- New build
The West Midlands eco house with no energy bills
With low electricity and gas bills and a feed-in tariff from its solar photovoltaic array, this simple, ecological timber frame passive house near the Welsh border manages to make about a £50 profit on annual energy costs.
Building type: 140 sqm detached two-storey timber frame house Completed: May 2015 Location: Garway, Herefordshire Budget: £276,000 in total (£1,431 per sqm for finished house) EPC: C79 Standard: Uncertified passive house -£50 per annum
£730 feed-in tariff for solar energy minus £680 bill for electricity & gas
Although they loved their beautiful 18th century cottage in the Herefordshire village of Garway, Dave Atkinson and his wife Claire reached a point three years ago when they were fed up with the draughts blowing through, and with the “bottomless pit” of money they spent on heating.
They decided to build a new timber house in the garden and sell the old cottage. At this stage, they had no intention to build a passive house, but a visit to a passive house in the nearby village of Clehonger changed their minds. “I was immediately hooked on passive house. The ambience felt just right,” says Dave.
He approached Charles Grylls of Dempsey Decourcy Architects, who then teamed up with contractor Mike Whitfield — who had worked on the Clehonger house — and the experienced passive house consultant Nick Grant.
From the outset, the team had to operate under certain restrictions. First, Dave and Claire Atkinson’s budget was tight, although one advantage was that the couple already owned the land. But ultimately the team managed to stick to his budget, and the completed 140 square metre ‘Ty Pren’ (meaning ‘timber house’ in Welsh) ended up costing £276,000 in total, a figure that included landscaping, a double garage and a workshop.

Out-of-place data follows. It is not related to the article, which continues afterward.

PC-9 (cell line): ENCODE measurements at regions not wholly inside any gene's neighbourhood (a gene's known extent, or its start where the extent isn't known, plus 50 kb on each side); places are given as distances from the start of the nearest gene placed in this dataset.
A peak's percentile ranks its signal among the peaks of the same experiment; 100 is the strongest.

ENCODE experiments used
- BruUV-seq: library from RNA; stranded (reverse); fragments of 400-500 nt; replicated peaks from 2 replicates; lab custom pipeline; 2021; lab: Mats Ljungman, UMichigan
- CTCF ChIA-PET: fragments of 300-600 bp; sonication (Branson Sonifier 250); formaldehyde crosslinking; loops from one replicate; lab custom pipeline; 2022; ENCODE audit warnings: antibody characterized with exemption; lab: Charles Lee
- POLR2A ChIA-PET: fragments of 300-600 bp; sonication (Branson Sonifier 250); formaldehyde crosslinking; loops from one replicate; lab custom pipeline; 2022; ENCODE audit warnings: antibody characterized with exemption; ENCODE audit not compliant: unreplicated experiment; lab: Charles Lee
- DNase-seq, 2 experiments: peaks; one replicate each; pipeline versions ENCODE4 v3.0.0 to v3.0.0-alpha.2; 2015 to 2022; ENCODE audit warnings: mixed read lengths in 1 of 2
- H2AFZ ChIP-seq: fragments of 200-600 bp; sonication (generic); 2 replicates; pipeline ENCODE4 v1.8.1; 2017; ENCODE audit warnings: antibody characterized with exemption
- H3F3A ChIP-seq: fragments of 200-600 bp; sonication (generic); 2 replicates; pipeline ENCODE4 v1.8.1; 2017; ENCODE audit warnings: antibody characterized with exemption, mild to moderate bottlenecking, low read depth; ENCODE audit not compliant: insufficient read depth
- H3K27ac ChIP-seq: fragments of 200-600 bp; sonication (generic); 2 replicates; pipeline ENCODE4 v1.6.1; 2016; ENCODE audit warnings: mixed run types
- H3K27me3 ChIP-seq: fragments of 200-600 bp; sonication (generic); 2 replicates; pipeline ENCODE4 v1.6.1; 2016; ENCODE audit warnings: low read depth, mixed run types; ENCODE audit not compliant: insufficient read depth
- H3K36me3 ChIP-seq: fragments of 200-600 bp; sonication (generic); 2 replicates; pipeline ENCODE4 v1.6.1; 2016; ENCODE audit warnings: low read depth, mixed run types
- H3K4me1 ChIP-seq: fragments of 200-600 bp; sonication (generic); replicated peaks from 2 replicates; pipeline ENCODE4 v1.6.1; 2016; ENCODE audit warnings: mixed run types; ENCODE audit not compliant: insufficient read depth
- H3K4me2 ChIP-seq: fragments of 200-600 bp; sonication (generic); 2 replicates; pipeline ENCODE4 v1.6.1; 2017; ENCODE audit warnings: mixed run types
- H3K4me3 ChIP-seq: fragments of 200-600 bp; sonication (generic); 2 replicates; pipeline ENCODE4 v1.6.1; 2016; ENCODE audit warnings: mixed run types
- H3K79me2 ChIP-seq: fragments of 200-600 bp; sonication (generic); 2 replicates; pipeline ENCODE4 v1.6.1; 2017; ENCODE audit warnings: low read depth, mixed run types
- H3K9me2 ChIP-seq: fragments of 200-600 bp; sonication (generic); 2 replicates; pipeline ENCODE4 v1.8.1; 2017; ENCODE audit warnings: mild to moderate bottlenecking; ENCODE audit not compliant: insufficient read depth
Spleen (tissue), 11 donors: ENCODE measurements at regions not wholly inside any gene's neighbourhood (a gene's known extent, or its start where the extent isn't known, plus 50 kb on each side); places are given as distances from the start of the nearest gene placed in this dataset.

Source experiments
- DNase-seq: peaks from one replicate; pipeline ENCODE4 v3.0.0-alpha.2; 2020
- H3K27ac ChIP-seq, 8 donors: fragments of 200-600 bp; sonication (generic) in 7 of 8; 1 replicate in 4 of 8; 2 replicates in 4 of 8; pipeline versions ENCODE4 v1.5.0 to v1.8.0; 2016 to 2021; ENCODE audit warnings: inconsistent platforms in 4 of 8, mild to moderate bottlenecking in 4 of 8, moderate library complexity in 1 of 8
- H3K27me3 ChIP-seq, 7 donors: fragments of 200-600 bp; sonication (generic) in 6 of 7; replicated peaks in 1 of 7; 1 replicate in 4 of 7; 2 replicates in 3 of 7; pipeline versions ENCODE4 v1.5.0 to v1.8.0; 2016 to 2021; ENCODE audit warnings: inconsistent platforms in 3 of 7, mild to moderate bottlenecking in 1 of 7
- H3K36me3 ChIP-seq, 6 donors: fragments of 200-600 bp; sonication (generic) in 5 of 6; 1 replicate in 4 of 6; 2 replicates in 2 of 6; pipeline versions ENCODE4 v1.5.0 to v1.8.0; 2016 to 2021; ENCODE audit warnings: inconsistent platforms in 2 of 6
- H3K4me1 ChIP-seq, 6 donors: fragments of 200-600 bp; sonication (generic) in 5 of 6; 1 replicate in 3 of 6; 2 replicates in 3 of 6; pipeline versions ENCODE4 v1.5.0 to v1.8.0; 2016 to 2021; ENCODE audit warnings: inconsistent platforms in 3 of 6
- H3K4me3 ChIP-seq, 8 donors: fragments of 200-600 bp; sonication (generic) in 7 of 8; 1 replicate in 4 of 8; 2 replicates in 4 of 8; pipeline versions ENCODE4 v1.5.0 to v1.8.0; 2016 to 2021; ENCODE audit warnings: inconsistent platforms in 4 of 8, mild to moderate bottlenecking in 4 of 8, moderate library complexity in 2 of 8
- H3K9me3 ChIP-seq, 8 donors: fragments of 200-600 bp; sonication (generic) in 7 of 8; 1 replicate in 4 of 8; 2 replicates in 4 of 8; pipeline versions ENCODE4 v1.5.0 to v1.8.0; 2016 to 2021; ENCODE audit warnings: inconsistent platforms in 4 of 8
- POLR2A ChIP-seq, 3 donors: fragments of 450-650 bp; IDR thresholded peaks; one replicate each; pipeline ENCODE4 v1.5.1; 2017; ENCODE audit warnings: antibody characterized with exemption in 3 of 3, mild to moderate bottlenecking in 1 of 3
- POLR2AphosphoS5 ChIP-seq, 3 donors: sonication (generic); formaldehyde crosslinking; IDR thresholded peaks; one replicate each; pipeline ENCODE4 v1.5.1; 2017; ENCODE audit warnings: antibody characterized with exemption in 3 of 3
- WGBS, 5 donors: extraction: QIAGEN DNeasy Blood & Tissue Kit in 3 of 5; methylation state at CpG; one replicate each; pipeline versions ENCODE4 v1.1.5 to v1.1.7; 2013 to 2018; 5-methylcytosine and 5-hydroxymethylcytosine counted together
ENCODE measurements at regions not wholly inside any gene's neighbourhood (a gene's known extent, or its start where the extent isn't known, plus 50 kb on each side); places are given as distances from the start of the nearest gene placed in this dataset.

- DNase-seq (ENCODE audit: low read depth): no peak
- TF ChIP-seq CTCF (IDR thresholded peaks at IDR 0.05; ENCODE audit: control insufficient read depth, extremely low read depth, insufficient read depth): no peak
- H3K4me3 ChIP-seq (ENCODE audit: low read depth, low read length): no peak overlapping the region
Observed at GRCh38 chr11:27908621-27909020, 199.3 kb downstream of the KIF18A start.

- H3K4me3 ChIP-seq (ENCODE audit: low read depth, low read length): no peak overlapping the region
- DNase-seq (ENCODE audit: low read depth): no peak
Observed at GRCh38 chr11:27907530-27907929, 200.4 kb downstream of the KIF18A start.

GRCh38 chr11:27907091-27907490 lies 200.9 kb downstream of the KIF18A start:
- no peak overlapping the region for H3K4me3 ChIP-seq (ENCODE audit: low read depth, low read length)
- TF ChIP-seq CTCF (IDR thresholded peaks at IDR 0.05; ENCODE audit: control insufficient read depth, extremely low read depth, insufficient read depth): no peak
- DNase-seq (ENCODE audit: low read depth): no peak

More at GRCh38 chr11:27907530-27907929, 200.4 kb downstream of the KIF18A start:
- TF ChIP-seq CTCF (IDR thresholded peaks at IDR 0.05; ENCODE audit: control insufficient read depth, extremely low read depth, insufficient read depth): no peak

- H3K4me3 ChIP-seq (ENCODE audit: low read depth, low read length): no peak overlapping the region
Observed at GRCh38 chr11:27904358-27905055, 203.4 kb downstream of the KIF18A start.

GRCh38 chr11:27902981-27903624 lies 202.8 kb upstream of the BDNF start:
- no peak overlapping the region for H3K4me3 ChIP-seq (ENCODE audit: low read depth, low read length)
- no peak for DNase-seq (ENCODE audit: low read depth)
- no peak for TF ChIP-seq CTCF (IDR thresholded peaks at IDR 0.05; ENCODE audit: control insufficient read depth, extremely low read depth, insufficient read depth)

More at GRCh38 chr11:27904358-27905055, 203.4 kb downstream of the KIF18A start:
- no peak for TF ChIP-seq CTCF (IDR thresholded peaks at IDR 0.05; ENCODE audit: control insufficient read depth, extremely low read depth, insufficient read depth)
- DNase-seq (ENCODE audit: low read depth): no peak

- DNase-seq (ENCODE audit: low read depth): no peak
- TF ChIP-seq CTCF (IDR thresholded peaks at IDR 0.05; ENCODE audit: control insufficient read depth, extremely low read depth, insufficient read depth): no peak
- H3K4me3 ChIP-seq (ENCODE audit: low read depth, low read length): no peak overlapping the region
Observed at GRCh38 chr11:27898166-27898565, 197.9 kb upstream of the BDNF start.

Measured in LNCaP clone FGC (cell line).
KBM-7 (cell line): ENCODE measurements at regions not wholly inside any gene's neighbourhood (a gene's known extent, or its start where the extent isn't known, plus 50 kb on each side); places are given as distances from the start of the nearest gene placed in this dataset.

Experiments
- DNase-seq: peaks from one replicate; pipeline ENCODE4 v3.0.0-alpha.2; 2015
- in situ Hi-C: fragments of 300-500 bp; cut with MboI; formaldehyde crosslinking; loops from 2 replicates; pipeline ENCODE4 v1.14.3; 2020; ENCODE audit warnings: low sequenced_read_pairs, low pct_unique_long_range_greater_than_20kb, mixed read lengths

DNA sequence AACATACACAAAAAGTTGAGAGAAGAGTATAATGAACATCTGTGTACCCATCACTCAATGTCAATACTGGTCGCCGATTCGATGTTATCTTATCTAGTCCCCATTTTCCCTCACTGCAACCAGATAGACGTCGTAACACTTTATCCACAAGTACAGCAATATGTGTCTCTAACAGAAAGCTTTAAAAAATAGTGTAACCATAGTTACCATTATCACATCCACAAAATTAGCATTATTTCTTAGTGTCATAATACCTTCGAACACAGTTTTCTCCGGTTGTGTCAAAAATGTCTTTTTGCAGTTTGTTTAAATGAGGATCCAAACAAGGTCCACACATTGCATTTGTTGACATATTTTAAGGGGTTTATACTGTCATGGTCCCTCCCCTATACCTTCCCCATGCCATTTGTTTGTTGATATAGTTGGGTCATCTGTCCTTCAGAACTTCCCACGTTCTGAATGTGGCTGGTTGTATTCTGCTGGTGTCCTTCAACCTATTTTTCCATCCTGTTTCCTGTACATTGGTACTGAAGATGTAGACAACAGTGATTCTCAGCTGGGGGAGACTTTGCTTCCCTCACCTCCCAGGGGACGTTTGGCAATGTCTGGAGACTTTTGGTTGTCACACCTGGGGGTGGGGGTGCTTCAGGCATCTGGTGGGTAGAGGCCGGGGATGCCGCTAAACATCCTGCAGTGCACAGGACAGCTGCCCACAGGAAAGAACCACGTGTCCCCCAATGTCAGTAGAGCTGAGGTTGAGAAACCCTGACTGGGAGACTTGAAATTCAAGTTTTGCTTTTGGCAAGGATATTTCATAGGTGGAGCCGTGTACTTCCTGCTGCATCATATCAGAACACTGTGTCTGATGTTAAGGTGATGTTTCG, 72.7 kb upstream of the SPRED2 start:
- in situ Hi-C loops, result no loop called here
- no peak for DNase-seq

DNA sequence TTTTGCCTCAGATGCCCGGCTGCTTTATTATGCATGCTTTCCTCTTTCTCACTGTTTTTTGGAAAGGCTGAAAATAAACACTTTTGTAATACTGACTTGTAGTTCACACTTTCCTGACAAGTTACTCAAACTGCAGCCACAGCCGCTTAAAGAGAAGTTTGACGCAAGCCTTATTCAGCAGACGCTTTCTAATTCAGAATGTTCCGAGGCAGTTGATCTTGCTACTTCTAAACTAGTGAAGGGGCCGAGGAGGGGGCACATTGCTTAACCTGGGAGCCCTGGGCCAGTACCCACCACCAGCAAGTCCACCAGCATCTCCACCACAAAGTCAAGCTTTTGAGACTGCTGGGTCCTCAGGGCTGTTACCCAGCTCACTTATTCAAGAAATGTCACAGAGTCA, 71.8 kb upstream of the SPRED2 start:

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But there were also stylistic restrictions on the design. Local planning officers insisted that it had to be built in a ‘ cottagey’ style to match the existing dwellings on the edge of Garway Common. “It had to be modest and simple, but this worked well with maintaining a continuous thermal and airtight envelope, which is so important in passive house design,” said Charles Grylls. The airtightness test gave a result of 0.16 air changes per hour, one of the best ever recorded in the UK. The team also pioneered a way of designing the building that helped to eliminate thermal bridging at the wall-to-floor junction.
“Normally, the timber frame I-beams rest on the slab, or foundation, whereas we have perched the standard frames on the edge of the slab. Though it looks precarious, we worked closely with the engineer to maintain its integrity. We’ve done tests and it’s fine,” said Nick Grant. “When it’s all finished it’s incredibly strong. As far as I know we were the first to do passive houses in this way, but others have since copied the method.” This is part of an approach that Nick Grant calls “ radical simplicity in passive house timber building” — fundamentally, it’s all about simplifying construction details and designing them in from the start, so that achieving airtight and thermal bridge free construction is easier, faster and less costly.
For many architects, the term ‘value engineering’ has negative connotations of contractors substituting in cheaper materials and details, potentially undermining their design intent. Grant believes the term needs rescuing — genuine value engineering, he says, is really about designing simple, effective and repeatable details.
“It’s about optimising design and performance, it’s about not using more materials than you need to. And there’s an elegance and deep beauty in that,” he says. “Value engineering is usually misconstrued as cost-cutting, but really it should be about making things as efficient as possible, making them easier to build, and saving money and time. With real value engineering, the value increases if the cost comes down without sacrificing performance.”
“There’s no loss of performance, in fact there’s improved performance. If sustainable building is to make any difference at all, it must work really well and be affordable.” Ty Pren was completed in May 2015, so Dave and Claire Atkinson have had more than two years to assess its energy performance. Dave says the house requires only five large bottles of propane gas per year to heat it. “We’ve put PV panels on the roof and the net gain from feed-in tariffs outweighs the amount of electricity and gas consumption. So, our net financial investment in energy is zero,” he said.